We found one that specialized in this bike trip and was advertising
with safety (one guide per 5 bikers and radio contact between guides
so you're aware of traffic beforehand) instead of just with how
dangerous the road is..

The next morning we started at 8, 13 of us + guides in a minibus with
the bikes on the roof, to go up to the starting point above La Paz at
4900m. The first hour is on paved road, downhill all the way. Edel
didn't feel that great biking, particularly as it turned out that we
had picked a pretty bad day to do this - it was easter friday and one
of the busiest days of the year traffic wise. After we got to a police
checkpoint (where they check trucks for chemicals used for processing
coca into cocaine..) we got a lift with the minibus the only major
uphill part of the road - Edel decided to stay in the minibus the rest
of the way down to be able to enjoy the scenery better than on the
bike. From this point the road was unpaved and a good bit narrower -
traffic was slower as well luckily. We got stuck in traffic jams a few
times, with dozens of cars and buses on the way down waiting for one
or two trucks going uphill - traffic going uphill has right of way and
drives on the mountain side of the road...this unfortunately meant
that we, going downhill, had to be on the steep side any time we met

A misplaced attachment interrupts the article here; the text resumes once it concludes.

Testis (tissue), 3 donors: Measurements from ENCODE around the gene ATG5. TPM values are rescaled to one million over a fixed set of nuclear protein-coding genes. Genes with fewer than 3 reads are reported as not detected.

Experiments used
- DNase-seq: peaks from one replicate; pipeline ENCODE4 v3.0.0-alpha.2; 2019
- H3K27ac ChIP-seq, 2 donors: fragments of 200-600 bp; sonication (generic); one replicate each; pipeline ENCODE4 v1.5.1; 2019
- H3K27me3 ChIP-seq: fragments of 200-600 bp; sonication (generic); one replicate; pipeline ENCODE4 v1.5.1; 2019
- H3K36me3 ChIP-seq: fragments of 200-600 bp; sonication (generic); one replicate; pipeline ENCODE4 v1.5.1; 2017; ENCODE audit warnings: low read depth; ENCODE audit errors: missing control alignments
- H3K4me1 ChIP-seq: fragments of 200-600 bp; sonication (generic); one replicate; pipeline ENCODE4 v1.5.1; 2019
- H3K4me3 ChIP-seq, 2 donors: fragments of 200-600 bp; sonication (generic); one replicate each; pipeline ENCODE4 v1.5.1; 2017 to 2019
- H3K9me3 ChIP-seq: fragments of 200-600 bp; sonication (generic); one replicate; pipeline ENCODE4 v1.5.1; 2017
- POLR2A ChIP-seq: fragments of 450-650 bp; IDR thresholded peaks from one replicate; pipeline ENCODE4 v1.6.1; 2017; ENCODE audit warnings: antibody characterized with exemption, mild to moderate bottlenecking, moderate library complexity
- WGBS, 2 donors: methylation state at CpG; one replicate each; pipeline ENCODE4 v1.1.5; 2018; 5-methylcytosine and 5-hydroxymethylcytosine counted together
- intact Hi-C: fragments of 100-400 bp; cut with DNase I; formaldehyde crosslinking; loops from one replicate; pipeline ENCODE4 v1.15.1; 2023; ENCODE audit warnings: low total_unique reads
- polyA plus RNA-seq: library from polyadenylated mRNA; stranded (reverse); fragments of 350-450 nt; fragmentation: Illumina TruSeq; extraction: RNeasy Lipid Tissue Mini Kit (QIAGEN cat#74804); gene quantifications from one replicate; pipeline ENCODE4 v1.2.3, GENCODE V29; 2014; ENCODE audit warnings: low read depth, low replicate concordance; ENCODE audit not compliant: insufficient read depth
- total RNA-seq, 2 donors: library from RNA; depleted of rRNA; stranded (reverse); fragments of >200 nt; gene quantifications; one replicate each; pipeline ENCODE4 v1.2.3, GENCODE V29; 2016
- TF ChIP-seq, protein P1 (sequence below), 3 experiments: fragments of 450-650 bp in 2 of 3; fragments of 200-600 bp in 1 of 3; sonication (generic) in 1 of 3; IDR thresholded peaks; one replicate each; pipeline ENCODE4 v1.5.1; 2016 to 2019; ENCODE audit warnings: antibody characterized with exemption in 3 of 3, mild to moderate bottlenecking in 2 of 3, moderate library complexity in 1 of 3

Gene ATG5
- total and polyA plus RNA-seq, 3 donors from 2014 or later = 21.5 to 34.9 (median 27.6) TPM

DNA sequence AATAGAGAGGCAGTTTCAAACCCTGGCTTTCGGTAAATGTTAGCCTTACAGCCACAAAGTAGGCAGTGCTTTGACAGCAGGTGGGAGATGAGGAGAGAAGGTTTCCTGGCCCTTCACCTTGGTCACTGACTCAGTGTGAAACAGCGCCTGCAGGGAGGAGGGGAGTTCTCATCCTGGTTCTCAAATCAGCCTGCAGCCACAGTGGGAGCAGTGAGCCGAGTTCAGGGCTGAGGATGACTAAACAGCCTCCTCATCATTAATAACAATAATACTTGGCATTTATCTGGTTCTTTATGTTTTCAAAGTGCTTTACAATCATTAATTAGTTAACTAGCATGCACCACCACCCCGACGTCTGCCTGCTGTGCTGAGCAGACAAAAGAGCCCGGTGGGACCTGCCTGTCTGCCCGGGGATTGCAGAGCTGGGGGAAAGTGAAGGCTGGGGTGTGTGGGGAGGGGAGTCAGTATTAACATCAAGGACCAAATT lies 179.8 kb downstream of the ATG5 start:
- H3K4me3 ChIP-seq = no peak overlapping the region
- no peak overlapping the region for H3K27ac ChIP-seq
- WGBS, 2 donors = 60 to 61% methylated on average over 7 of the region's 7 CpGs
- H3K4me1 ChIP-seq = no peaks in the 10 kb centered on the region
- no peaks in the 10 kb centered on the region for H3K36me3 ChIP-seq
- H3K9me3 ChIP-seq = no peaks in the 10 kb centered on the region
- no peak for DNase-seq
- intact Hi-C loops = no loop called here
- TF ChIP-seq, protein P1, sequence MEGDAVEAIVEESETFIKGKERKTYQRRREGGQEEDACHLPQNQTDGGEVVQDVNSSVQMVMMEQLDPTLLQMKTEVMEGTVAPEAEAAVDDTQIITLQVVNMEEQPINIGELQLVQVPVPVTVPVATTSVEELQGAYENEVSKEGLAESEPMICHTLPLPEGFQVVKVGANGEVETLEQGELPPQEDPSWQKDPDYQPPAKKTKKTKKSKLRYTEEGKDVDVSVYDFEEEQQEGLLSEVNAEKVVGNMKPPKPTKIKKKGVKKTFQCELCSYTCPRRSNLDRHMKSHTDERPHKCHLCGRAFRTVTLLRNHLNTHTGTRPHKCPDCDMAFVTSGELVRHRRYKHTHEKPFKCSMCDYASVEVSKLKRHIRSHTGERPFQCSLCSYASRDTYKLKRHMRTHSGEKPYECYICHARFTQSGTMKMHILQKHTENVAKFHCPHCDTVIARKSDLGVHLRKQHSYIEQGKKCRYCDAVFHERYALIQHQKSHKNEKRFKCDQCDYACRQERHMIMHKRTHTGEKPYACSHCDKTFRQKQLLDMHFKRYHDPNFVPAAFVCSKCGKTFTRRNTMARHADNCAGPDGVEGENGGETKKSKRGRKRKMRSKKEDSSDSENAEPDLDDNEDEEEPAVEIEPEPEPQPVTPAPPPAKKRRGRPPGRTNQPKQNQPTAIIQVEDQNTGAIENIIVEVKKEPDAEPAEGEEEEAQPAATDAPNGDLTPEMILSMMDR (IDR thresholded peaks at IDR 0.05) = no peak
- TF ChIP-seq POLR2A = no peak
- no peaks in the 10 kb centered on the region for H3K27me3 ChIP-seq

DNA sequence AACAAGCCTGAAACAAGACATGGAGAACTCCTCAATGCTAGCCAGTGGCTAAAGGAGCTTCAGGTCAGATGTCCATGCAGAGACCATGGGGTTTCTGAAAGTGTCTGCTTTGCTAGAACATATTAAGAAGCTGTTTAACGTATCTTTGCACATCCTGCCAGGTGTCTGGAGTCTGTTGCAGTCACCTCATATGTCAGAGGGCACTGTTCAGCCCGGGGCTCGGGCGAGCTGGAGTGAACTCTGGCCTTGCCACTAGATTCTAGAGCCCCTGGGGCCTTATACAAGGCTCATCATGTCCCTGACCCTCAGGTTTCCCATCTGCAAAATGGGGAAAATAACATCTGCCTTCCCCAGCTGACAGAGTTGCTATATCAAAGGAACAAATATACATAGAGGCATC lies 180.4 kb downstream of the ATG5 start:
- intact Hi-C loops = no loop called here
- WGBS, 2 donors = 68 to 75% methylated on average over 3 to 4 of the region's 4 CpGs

or were bypassed by a bus or truck.
The government actually tried to make the road one way alternate days
once a couple years ago, but that just led to higher speed and more
accidents...particularly as lots of truckers were ignoring the rule..
By one really bad hidden corner there was a person with a flag
signalling if it's safe to pass - his story is really tragic. One day
in 1988 a bus went over the edge at this corner, with this mans entire
family on board. From that day on he decided to live where they died
and to warn other traffic passing by, living on tips people give. Now
there's flag people at most of the bad corners, the later ones are
employed by the government though.
After we passed down through the clouds it got a lot warmer and was
raining for a while. We passed by a place where a bus had gone over
the edge a week or so ago, luckily it got stuck in the trees only
20-30m down and everyone survived. The bus was still hanging there,
upside down tanning it's belly in the sun. When we finally got down it
was around 4, a few hours later than the groups usually get down
because of the traffic. This meant that by the time we had food and
could start to go back up in the minibus it was dark...might be good
as you at least can't see the drops by the side.. It was still scarier
in the minibus than on a bike though...don't know if that's because on
a bike you're in control yourself, or if it's because you're too busy
biking to entertain the usual thoughts of tumbling down the mountain definitely have more time for this in a bus.
We weren't long on the road before we had the first flat tire...they
had one (and only one..) spare tire though and didn't take long until
it was sorted. Another couple of hours driving and we were back on the
paved road then we had the second flat tire.. The last time they had
one was 4 months ago so they weren't prepared for two in a day...the
guides tried to flag down cars passing by but now it was around 9-10